Throwback Thursday: Remembering Adam “MCA” Yauch

Many Jewschool readers probably saw a video making rounds on their social media this week, that could be described as “sick like malaria”, or at least, “cool as a cucumber in a bowl of hot sauce”:   four Buddhist monks (or, apparently, four young men dressed as Buddhist monks) shaking their rumps in money-makin’ Manhattan’s Union Square to put on a breakdancing show in anticipation of the 2nd anniversary of the death of rapper, bassist, film director, music producer, social activist, and Jew-turned Buddhist, Adam Yauch, aka MCA from the Beastie Boys, aka Nathanial Hornblower, aka, Praying Mantis, who died on May 4, 2012 of cancer, at age 47.

Two years ago, on MCA’s sheloshim (when I was still a guest-poster at Jewschool), I posted this piece trying to capture the depth of grief that some of us otherwise rational and well-balanced adults experienced over Brother Yauch’s passing.  Every word still feels raw and fresh to me.  For the man who put TiBeT in the popular American discourse, here’s today’s TBT for  MCA.  Namaste.

TBT: Blogging the Homer DOH!

Rabbi, I forgot what day of          the omer it isWaaaay back in 2003, Mobius posted about Counting the Homer, a Simpsons Omer counter. To see the brief post in its original formal, click here.  Good find Mobius… It was, and remains, a popular counter, but no matter which of those links you click, you may be disappointed. The original JVibe host has since gone belly up.  And so if you’d like to keep up with the count, click here.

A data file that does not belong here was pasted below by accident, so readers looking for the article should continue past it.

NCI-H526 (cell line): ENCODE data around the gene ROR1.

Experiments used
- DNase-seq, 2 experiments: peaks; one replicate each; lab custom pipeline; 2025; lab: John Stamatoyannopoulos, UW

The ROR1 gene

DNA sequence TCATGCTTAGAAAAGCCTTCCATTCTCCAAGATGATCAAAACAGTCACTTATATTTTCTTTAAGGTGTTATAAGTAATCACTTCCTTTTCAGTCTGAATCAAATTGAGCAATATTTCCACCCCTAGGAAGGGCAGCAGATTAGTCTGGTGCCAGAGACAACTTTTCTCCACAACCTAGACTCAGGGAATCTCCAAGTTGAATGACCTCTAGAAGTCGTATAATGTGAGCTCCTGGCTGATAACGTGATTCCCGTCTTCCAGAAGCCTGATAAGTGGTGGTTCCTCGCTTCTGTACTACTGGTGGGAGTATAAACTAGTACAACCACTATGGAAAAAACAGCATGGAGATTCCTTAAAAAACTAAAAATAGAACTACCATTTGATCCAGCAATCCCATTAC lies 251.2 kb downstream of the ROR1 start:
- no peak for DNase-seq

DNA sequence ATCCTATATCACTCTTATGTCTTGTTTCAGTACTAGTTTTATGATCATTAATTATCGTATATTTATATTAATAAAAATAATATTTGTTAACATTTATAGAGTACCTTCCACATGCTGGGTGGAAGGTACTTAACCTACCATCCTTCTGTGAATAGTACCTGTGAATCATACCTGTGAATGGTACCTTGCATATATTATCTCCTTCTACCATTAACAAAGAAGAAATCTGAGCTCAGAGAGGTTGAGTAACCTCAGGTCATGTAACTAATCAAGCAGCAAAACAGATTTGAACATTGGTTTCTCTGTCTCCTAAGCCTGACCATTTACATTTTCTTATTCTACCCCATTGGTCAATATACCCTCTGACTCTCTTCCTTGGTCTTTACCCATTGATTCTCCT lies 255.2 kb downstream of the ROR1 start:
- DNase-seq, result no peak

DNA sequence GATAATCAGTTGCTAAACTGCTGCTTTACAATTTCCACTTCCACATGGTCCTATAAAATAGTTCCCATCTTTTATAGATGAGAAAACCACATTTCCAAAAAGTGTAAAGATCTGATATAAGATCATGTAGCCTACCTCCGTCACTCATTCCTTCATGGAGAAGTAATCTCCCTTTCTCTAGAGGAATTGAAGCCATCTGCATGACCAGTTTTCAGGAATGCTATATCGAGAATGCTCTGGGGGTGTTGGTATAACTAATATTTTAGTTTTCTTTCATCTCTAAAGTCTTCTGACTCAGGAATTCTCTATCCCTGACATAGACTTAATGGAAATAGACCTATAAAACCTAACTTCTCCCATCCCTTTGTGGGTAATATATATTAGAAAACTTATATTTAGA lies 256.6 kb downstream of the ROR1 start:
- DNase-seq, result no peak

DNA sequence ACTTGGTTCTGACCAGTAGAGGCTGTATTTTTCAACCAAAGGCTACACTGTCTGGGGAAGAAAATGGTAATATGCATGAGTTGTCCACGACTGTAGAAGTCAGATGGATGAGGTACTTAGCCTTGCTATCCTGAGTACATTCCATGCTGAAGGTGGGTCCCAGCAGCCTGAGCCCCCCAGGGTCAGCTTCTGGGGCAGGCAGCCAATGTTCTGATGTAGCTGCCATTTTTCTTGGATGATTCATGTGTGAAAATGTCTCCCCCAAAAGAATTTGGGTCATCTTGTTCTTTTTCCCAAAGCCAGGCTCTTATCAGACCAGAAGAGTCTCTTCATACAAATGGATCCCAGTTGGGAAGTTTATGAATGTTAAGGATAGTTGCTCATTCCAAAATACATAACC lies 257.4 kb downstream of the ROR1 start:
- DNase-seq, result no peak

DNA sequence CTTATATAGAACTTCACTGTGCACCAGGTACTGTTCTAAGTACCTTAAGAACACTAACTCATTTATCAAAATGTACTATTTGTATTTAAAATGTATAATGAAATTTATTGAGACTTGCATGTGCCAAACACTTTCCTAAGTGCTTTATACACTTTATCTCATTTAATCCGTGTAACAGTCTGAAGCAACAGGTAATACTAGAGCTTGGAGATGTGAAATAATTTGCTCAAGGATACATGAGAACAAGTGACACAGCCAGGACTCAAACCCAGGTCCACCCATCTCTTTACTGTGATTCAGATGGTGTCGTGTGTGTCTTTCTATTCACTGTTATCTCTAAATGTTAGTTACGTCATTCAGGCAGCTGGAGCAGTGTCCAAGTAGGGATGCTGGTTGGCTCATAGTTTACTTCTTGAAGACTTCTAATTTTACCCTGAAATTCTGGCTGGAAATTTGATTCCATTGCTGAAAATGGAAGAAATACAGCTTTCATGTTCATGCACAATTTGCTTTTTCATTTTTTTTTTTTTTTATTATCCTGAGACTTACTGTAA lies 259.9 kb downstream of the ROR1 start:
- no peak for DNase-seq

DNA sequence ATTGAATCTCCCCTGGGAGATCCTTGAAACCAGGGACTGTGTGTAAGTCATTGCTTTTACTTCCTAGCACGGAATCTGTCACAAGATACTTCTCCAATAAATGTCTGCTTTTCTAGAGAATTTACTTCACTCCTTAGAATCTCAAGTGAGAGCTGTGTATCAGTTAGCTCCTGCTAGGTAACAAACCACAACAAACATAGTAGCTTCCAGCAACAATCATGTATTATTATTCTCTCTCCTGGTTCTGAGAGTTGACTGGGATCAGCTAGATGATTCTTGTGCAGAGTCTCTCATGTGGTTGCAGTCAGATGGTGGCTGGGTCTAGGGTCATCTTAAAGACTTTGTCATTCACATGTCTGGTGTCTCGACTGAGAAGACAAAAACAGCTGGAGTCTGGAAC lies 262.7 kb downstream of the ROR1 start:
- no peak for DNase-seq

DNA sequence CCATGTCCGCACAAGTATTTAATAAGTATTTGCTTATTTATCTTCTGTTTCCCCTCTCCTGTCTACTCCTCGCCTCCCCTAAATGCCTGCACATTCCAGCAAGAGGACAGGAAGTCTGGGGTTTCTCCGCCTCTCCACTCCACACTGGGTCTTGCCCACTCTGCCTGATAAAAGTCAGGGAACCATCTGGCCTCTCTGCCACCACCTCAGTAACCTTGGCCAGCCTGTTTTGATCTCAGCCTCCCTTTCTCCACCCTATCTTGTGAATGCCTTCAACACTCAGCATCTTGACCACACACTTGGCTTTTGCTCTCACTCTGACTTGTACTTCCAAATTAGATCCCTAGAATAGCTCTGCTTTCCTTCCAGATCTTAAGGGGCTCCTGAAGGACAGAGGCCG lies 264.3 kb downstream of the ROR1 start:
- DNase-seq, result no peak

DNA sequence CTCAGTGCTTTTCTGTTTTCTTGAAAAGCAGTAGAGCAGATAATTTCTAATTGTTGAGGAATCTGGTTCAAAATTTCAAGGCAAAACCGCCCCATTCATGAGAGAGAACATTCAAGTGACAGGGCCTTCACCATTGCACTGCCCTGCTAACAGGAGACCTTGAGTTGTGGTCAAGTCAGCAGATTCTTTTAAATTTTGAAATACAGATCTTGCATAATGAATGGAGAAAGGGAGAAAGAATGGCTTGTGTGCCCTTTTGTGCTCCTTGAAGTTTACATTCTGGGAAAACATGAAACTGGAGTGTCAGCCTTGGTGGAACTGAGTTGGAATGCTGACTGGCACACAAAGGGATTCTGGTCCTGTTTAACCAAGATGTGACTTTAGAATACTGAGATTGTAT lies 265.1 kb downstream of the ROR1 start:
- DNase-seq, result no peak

For those counting, last night was a Baker’s Dozen and two Donuts, 15 Donuts of the Homer (add one for tonight’s number).  In addition to the proper Sefira bracha, you might also need to say a mezonos. Apparently you can also follow the Homer on twitter.

 

Rabbinical Girl

The following post is contributed by guest poster Miriam Liebman. A native Detroiter, Miriam Liebman is currently a second-year rabbinical student at the Jewish Theological Seminary. Miriam is also an alum of AVODAH: The Jewish Service Corps.